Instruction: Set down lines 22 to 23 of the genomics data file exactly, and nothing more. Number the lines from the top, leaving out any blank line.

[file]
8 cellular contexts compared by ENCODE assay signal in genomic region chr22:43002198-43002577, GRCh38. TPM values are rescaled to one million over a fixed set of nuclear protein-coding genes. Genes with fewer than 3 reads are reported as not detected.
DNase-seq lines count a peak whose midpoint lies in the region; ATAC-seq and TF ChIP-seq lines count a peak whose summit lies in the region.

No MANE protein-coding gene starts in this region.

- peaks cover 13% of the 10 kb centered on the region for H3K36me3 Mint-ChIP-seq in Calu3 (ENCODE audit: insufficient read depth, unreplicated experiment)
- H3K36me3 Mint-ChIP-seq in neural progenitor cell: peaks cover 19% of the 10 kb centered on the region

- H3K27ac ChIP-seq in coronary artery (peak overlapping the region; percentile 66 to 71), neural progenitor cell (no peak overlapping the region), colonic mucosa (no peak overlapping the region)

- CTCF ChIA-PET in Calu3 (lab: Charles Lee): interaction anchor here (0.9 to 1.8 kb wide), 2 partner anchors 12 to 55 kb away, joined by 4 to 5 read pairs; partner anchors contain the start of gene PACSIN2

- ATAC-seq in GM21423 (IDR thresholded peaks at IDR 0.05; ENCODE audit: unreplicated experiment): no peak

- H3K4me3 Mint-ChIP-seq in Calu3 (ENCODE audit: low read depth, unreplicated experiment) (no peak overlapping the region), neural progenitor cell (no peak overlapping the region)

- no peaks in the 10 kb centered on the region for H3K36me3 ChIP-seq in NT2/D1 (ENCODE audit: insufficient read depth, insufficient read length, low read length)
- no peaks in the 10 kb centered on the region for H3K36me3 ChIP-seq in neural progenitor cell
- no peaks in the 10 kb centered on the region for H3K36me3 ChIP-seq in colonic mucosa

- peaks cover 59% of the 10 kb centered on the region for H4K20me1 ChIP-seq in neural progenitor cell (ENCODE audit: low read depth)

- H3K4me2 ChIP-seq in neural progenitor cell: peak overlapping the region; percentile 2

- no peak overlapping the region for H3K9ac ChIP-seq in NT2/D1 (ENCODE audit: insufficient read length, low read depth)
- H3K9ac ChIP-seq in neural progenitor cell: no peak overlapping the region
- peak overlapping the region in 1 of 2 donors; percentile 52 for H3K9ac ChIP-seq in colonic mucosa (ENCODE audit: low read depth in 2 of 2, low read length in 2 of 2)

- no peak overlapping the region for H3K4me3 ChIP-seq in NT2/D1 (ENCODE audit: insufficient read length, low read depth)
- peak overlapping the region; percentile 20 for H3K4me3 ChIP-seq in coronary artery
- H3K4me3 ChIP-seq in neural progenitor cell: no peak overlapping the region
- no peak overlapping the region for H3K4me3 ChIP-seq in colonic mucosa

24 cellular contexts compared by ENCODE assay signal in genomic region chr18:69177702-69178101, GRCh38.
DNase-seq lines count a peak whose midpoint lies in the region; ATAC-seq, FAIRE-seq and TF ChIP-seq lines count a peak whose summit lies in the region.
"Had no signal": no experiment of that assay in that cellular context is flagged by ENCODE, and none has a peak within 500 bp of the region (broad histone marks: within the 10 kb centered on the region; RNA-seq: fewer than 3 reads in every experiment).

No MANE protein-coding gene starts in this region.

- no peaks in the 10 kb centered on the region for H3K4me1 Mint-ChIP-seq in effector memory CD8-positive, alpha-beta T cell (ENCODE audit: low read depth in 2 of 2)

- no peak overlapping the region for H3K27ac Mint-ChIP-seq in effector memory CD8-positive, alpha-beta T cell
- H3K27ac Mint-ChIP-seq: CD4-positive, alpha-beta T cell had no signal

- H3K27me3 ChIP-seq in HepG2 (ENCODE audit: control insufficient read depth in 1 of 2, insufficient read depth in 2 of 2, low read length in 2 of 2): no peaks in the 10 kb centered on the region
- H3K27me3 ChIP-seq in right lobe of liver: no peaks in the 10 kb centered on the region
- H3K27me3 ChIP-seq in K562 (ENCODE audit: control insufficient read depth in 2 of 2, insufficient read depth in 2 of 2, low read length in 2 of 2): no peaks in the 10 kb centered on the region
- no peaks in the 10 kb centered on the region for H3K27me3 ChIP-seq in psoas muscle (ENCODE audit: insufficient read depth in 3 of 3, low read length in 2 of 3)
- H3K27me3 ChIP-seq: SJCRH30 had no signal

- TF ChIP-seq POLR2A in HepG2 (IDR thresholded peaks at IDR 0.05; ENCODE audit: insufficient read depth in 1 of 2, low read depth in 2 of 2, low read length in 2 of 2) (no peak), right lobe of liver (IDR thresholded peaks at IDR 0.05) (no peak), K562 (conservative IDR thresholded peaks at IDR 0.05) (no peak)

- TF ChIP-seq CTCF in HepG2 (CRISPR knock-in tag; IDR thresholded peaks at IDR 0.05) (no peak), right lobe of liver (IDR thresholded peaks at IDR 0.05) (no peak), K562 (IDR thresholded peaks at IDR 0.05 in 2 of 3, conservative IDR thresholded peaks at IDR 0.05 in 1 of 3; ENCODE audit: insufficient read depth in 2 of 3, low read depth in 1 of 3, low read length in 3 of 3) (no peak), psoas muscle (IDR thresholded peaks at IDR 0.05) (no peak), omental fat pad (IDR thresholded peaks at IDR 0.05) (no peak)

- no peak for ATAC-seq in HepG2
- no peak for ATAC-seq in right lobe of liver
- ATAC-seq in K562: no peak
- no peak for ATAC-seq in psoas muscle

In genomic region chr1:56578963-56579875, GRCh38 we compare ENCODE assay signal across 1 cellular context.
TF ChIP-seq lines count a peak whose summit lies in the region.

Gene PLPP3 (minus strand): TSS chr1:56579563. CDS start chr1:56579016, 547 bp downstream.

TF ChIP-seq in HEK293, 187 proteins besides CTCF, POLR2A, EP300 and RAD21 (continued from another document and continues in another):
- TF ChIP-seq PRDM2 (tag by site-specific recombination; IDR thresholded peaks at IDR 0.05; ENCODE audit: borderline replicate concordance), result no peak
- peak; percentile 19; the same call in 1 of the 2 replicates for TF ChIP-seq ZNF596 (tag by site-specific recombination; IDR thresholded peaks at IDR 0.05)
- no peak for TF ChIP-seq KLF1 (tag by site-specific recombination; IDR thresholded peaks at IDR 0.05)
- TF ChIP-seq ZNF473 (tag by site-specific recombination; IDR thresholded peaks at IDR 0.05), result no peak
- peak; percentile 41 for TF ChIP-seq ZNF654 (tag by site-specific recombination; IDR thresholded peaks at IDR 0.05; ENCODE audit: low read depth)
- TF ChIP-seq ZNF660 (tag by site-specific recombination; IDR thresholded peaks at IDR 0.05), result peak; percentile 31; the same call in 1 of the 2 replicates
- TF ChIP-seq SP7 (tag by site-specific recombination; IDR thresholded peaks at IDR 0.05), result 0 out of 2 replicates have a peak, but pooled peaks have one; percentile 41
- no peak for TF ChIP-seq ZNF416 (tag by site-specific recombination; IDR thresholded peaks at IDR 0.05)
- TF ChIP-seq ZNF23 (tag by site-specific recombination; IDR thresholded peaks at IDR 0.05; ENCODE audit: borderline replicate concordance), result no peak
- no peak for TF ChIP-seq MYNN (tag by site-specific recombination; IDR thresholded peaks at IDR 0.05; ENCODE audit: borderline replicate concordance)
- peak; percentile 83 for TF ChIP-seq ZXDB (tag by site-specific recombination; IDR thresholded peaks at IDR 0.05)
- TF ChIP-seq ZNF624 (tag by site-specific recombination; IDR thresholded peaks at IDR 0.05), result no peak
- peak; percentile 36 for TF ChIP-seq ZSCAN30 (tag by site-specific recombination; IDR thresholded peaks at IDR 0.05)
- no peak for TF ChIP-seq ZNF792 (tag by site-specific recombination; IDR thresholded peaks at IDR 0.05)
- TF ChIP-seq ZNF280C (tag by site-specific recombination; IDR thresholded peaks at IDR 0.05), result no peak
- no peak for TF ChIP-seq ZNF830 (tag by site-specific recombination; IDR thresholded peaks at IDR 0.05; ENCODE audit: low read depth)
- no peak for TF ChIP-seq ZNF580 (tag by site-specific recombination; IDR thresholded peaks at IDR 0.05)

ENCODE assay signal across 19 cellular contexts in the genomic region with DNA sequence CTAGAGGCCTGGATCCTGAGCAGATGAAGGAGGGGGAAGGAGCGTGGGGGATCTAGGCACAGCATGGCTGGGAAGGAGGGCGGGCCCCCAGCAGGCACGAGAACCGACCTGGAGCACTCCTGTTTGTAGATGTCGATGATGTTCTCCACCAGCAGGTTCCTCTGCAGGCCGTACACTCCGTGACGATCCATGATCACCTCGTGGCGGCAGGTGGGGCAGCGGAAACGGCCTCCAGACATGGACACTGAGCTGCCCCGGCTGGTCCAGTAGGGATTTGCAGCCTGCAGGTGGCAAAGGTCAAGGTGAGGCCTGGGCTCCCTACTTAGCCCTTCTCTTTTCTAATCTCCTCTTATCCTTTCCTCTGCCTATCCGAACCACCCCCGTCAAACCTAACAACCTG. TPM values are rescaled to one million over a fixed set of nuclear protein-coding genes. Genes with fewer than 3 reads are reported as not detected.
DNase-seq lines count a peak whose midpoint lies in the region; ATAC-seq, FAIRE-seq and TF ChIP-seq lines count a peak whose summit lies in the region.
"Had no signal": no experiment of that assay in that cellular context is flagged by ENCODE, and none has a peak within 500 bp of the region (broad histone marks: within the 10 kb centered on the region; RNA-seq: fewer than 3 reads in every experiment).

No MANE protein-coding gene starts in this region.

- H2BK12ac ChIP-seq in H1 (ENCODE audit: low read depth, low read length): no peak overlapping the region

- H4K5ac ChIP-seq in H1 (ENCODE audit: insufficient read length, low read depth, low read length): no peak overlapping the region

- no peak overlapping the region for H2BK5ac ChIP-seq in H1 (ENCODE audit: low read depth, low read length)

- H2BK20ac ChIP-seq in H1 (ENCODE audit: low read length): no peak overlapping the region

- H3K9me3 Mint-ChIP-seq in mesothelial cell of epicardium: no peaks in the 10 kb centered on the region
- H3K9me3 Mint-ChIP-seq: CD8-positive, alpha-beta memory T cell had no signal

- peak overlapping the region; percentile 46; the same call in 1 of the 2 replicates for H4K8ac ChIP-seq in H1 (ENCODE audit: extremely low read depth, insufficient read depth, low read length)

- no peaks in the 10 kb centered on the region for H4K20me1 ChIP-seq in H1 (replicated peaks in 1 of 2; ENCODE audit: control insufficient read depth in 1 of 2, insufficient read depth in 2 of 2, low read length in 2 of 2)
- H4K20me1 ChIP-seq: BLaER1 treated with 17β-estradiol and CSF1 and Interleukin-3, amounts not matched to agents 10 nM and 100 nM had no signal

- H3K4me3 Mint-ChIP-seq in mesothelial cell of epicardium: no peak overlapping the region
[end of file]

24 cellular contexts compared by ENCODE assay signal in genomic region chr18:69177702-69178101, GRCh38.
DNase-seq lines count a peak whose midpoint lies in the region; ATAC-seq, FAIRE-seq and TF ChIP-seq lines count a peak whose summit lies in the region.